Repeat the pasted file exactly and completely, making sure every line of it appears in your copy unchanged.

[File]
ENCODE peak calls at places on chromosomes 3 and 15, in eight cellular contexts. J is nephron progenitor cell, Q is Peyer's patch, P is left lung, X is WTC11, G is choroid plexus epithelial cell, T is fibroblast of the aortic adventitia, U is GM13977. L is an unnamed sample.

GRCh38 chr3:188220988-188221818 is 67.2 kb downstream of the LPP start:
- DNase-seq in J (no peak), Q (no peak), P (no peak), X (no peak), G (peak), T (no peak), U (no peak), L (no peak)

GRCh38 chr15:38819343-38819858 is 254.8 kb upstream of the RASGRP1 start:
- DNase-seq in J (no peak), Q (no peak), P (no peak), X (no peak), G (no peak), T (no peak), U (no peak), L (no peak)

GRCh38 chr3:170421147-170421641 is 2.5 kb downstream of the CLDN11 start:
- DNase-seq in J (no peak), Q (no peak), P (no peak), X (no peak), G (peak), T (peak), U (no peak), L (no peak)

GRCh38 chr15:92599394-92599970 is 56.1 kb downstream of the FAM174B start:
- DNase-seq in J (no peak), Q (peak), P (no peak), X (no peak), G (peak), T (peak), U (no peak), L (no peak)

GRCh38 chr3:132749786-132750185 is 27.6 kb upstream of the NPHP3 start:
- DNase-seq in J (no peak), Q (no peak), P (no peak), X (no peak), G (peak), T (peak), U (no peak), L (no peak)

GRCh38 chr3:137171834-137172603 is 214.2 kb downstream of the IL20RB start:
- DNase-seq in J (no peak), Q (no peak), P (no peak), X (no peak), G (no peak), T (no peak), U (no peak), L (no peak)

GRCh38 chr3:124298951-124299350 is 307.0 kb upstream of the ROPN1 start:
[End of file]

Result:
ENCODE peak calls at places on chromosomes 3 and 15, in eight cellular contexts. J is nephron progenitor cell, Q is Peyer's patch, P is left lung, X is WTC11, G is choroid plexus epithelial cell, T is fibroblast of the aortic adventitia, U is GM13977. L is an unnamed sample.

GRCh38 chr3:188220988-188221818 is 67.2 kb downstream of the LPP start:
- DNase-seq in J (no peak), Q (no peak), P (no peak), X (no peak), G (peak), T (no peak), U (no peak), L (no peak)

GRCh38 chr15:38819343-38819858 is 254.8 kb upstream of the RASGRP1 start:
- DNase-seq in J (no peak), Q (no peak), P (no peak), X (no peak), G (no peak), T (no peak), U (no peak), L (no peak)

GRCh38 chr3:170421147-170421641 is 2.5 kb downstream of the CLDN11 start:
- DNase-seq in J (no peak), Q (no peak), P (no peak), X (no peak), G (peak), T (peak), U (no peak), L (no peak)

GRCh38 chr15:92599394-92599970 is 56.1 kb downstream of the FAM174B start:
- DNase-seq in J (no peak), Q (peak), P (no peak), X (no peak), G (peak), T (peak), U (no peak), L (no peak)

GRCh38 chr3:132749786-132750185 is 27.6 kb upstream of the NPHP3 start:
- DNase-seq in J (no peak), Q (no peak), P (no peak), X (no peak), G (peak), T (peak), U (no peak), L (no peak)

GRCh38 chr3:137171834-137172603 is 214.2 kb downstream of the IL20RB start:
- DNase-seq in J (no peak), Q (no peak), P (no peak), X (no peak), G (no peak), T (no peak), U (no peak), L (no peak)

GRCh38 chr3:124298951-124299350 is 307.0 kb upstream of the ROPN1 start: